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This example shows how to use the Hodrick-Prescott filter to decompose a time series.
The Hodrick-Prescott filter separates a time series into growth and cyclical components with
where yt is a time series, gt is the growth component of yt, and ct is the cyclical component of yt for t = 1, ... , T.
The objective function for the Hodrick-Prescott filter has the form
with a smoothing parameter lambda. The programming problem is to minimize the objective over all g1, ... , gT.
The conceptual basis for this programming problem is that the first sum minimizes the difference between the data and its growth component (which is the cyclical component) and the second sum minimizes the second-order difference of the growth component, which is analogous to minimization of the second derivative of the growth component.
Note that this filter is equivalent to a cubic spline smoother.
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Use of the Hodrick-Prescott Filter to Analyze GNP Cyclicality Plot Cyclical GNP and Its Relationship with Long-Term Trend |
Use of the Hodrick-Prescott Filter to Analyze GNP Cyclicality
Using data similar to the data found in Hodrick and Prescott [1], plot the cyclical component of GNP. This result should coincide with the results in the paper. However, since the GNP data here and in the paper are both adjusted for seasonal variations with conversion from nominal to real values, differences can be expected due to differences in the sources for the pair of adjustments. Note that our data comes from the St. Louis Federal Reserve FRED database [2] which was downloaded with the Datafeed Toolbox™.
load Data_GNP startdate = 1950; % date range is from 1947.0 to 2005.5 (quarterly) enddate = 1979.25; % change these two lines to try alternative periods startindex = find(dates == startdate); endindex = find(dates == enddate); gnpdates = dates(startindex:endindex); gnpraw = log(DataTable.GNPR(startindex:endindex));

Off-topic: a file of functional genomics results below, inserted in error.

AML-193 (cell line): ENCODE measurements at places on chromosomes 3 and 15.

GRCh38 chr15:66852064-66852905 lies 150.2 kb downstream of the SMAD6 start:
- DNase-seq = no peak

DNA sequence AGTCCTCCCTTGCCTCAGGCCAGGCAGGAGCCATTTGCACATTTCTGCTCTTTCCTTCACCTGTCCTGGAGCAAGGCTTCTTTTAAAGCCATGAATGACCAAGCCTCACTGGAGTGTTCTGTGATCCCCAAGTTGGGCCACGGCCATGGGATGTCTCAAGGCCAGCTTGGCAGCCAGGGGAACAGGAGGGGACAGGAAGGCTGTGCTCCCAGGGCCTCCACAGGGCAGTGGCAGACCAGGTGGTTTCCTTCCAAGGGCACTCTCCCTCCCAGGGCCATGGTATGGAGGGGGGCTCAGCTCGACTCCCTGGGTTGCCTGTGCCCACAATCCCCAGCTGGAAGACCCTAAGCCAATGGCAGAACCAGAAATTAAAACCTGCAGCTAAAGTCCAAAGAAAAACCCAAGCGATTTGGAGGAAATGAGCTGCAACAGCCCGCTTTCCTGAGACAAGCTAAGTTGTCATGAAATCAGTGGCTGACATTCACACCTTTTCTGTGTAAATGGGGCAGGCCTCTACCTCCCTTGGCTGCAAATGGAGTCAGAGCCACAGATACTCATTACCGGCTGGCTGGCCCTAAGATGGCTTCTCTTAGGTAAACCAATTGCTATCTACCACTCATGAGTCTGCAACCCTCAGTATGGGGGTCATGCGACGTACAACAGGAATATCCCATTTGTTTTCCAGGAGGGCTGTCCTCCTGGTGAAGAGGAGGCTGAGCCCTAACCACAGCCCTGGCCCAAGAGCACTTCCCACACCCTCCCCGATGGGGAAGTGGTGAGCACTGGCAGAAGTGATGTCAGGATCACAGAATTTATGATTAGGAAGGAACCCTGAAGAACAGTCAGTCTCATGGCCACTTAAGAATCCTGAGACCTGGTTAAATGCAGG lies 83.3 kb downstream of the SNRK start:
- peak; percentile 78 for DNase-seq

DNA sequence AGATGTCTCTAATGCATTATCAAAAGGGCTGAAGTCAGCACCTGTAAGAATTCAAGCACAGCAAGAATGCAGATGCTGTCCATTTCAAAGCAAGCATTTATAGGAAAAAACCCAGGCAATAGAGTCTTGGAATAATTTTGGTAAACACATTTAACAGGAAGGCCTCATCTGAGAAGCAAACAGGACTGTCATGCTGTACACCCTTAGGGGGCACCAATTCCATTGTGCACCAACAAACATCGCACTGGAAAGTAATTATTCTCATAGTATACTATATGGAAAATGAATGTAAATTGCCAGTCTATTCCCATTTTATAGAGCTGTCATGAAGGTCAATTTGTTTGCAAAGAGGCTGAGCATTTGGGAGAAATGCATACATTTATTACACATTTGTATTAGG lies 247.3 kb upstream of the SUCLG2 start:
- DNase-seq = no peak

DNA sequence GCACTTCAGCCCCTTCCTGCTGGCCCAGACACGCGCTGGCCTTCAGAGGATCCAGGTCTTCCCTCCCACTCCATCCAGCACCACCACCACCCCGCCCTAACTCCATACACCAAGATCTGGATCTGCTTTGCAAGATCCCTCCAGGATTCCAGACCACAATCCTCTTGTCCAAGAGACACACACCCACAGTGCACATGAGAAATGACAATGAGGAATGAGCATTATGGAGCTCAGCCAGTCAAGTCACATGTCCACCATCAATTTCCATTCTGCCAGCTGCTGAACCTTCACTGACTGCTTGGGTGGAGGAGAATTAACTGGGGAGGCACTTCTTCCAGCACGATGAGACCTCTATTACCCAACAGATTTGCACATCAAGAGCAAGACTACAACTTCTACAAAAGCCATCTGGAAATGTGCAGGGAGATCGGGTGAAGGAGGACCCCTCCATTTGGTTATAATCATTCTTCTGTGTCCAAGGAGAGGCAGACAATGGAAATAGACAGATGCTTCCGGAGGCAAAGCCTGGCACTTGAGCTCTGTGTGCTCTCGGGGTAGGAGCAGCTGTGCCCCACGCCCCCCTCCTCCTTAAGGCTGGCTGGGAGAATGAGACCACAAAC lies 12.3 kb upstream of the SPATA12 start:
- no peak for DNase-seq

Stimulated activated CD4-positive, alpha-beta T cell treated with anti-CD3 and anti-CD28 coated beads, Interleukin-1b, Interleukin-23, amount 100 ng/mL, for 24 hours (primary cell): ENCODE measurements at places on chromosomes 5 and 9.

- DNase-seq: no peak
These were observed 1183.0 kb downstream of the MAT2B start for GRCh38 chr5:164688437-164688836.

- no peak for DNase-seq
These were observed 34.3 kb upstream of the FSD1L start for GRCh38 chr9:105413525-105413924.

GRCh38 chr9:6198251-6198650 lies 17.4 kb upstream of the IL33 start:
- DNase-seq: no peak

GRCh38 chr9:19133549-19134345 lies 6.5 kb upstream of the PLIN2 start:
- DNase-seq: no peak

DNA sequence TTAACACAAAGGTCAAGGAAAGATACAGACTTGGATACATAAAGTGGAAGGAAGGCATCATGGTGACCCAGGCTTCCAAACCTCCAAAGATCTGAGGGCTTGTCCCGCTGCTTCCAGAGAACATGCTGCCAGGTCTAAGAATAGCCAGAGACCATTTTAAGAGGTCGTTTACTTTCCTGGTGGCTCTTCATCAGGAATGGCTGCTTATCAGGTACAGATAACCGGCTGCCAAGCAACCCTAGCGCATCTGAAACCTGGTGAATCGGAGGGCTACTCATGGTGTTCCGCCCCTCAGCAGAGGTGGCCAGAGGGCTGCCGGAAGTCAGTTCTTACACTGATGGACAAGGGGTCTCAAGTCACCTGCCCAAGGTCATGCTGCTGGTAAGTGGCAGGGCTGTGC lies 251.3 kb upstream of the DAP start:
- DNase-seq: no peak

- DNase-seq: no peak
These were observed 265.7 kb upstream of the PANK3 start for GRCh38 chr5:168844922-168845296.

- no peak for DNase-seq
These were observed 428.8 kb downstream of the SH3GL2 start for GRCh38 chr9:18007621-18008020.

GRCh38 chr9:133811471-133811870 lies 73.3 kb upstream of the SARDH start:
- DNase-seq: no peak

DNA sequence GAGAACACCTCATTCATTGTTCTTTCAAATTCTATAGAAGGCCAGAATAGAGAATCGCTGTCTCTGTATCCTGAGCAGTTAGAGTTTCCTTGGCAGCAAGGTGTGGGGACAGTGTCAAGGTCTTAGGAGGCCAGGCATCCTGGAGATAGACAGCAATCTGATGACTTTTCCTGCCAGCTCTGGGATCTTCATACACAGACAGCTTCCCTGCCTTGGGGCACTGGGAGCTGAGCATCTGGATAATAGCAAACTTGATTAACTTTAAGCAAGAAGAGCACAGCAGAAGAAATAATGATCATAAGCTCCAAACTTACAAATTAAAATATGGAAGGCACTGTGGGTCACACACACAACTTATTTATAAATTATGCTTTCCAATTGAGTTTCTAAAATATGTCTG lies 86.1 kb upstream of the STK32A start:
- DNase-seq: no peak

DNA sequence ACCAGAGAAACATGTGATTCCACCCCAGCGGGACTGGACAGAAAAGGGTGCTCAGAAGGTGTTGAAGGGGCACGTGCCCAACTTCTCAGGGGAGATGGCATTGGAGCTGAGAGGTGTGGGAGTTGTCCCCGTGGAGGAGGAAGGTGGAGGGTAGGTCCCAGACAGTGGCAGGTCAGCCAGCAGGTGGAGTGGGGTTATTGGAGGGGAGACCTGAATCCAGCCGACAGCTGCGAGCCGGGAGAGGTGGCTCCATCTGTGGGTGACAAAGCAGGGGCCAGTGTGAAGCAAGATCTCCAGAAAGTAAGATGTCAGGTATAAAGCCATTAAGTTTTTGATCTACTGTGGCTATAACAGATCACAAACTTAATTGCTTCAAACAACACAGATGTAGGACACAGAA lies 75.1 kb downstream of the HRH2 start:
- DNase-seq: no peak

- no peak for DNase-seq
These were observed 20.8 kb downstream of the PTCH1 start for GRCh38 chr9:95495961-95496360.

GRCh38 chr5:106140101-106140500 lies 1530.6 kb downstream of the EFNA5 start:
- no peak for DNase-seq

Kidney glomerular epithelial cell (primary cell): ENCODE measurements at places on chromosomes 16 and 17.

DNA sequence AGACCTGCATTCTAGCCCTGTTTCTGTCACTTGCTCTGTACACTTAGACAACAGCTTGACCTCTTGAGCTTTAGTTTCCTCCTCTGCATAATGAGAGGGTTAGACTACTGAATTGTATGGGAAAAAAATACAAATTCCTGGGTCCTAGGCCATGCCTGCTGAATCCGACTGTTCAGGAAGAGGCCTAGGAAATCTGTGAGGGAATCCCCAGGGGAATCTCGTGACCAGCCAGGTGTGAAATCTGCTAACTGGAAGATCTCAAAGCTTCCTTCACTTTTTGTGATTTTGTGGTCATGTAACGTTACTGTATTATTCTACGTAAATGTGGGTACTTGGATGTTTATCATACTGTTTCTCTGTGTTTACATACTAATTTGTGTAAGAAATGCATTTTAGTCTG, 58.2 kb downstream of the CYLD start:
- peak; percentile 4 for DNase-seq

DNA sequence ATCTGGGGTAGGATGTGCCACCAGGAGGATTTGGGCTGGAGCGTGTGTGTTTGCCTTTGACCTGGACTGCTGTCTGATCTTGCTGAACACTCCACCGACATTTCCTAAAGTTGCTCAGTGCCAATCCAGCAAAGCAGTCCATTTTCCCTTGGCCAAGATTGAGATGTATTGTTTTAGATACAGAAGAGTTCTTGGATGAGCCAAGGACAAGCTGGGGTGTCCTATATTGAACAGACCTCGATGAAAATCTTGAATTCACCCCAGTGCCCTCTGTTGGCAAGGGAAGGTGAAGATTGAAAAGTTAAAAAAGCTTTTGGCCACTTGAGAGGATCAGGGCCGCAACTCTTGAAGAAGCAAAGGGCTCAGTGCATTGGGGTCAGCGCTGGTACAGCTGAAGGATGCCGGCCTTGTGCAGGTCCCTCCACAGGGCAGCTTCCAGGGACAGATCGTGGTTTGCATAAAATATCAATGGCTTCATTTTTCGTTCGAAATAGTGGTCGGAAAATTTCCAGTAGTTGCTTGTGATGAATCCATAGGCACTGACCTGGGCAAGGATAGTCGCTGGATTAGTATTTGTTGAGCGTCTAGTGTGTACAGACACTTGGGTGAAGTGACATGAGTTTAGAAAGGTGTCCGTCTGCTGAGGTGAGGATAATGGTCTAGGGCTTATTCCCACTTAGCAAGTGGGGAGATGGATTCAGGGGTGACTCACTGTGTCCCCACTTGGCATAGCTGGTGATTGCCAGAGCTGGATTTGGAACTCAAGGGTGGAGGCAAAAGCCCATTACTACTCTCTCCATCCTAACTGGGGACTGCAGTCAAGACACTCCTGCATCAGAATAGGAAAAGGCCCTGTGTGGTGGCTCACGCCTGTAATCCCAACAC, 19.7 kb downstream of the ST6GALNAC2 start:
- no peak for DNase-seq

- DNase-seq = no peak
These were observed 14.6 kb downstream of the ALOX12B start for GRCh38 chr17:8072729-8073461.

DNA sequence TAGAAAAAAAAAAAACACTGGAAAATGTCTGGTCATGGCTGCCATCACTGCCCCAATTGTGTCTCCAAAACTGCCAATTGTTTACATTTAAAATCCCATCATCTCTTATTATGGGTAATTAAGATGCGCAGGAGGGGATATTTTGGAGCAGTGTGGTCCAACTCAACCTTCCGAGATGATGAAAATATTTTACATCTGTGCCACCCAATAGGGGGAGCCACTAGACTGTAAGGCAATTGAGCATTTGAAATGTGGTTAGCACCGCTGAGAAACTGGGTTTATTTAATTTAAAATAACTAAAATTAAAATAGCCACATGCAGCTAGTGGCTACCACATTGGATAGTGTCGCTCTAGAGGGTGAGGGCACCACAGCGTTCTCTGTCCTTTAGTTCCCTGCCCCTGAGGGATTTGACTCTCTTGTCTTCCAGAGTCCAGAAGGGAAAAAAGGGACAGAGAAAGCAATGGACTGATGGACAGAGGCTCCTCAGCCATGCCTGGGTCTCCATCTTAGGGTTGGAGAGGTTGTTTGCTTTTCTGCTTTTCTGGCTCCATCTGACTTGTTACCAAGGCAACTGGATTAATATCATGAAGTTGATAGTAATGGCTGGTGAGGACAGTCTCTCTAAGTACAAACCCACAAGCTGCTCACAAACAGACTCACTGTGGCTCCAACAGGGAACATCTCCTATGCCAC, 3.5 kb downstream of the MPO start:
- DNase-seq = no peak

We run the filter for different smoothing parameters lambda = 400, 1600, 6400, and Inf. The infinite smoothing parameter just detrends the data.
[gnptrend4, gnpcycle4] = hpfilter(gnpraw,400); [gnptrend16, gnpcycle16] = hpfilter(gnpraw,1600); [gnptrend64, gnpcycle64] = hpfilter(gnpraw,6400); [gnptrendinf, gnpcycleinf] = hpfilter(gnpraw,Inf);
Plot Cyclical GNP and Its Relationship with Long-Term Trend
The following code generates Figure 1 from Hodrick and Prescott [1].
plot(gnpdates,gnpcycle16,'b'); hold all plot(gnpdates,gnpcycleinf - gnpcycle16,'r'); title('\bfFigure 1 from Hodrick and Prescott'); ylabel('\bfGNP Growth'); legend('Cyclical GNP','Difference'); hold off
The blue line is the cyclical component with smoothing parameter 1600 and the red line is the difference with respect to the detrended cyclical component. The difference is smooth enough to suggest that the choice of smoothing parameter is appropriate.
Statistical Tests on Cyclical GNP
We will now reconstruct Table 1 from Hodrick and Prescott [1]. With the cyclical components, we compute standard deviations, autocorrelations for lags 1 to 10, and perform a Dickey-Fuller unit root test to assess non-stationarity. As in the article, we see that as lambda increases, standard deviations increase, autocorrelations increase over longer lags, and the unit root hypothesis is rejected for all but the detrended case. Together, these results imply that any of the cyclical series with finite smoothing is effectively stationary.
gnpacf4 = autocorr(gnpcycle4,10); gnpacf16 = autocorr(gnpcycle16,10); gnpacf64 = autocorr(gnpcycle64,10); gnpacfinf = autocorr(gnpcycleinf,10); WarnState = warning('off','econ:adftest:LeftTailStatTooSmall'); [H4, ~, gnptest4] = adftest(gnpcycle4,'model','ARD'); [H16, ~, gnptest16] = adftest(gnpcycle16,'model','ARD'); [H64, ~, gnptest64] = adftest(gnpcycle64,'model','ARD'); [Hinf, ~, gnptestinf] = adftest(gnpcycleinf,'model','ARD'); warning(WarnState); fprintf(1,'Table 1 from Hodrick and Prescott Reference\n'); fprintf(1,' %10s %s\n',' ','Smoothing Parameter'); fprintf(1,' %10s %10s %10s %10s %10s\n',' ','400','1600','6400','Infinity'); fprintf(1,' %-10s %10.2f %10.2f %10.2f %10.2f\n','Std. Dev.', ... 100*std(gnpcycle4),100*std(gnpcycle16),100*std(gnpcycle64),100*std(gnpcycleinf)); fprintf(1,' Autocorrelations\n'); for i=2:11 fprintf(1,' %10g %10.2f %10.2f %10.2f %10.2f\n',(i-1), ... gnpacf4(i),gnpacf16(i),gnpacf64(i),gnpacfinf(i)) end fprintf(1,' %-10s %10.2f %10.2f %10.2f %10.2f\n','Unit Root', ... gnptest4,gnptest16,gnptest64,gnptestinf); fprintf(1,' %-10s %10d %10d %10d %10d\n','Reject H0',H4,H16,H64,Hinf);
Table 1 from Hodrick and Prescott Reference Smoothing Parameter 400 1600 6400 Infinity Std. Dev. 1.52 1.75 2.06 3.11 Autocorrelations 1 0.74 0.78 0.82 0.92 2 0.38 0.47 0.57 0.81 3 0.05 0.17 0.33 0.70 4 -0.21 -0.07 0.12 0.59 5 -0.36 -0.24 -0.03 0.50 6 -0.39 -0.30 -0.10 0.44 7 -0.35 -0.31 -0.13 0.39 8 -0.28 -0.29 -0.15 0.35 9 -0.22 -0.26 -0.15 0.31 10 -0.19 -0.25 -0.17 0.26 Unit Root -4.35 -4.13 -3.79 -2.28 Reject H0 1 1 1 0
[1] Robert J. Hodrick and Edward C. Prescott, "Postwar U.S. Business Cycles: An Empirical Investigation," Journal of Money, Credit, and Banking, Vol. 29, No. 1, February 1997, pp. 1-16.
[2] U.S. Federal Reserve Economic Data (FRED), Federal Reserve Bank of St. Louis, http://research.stlouisfed.org/fred.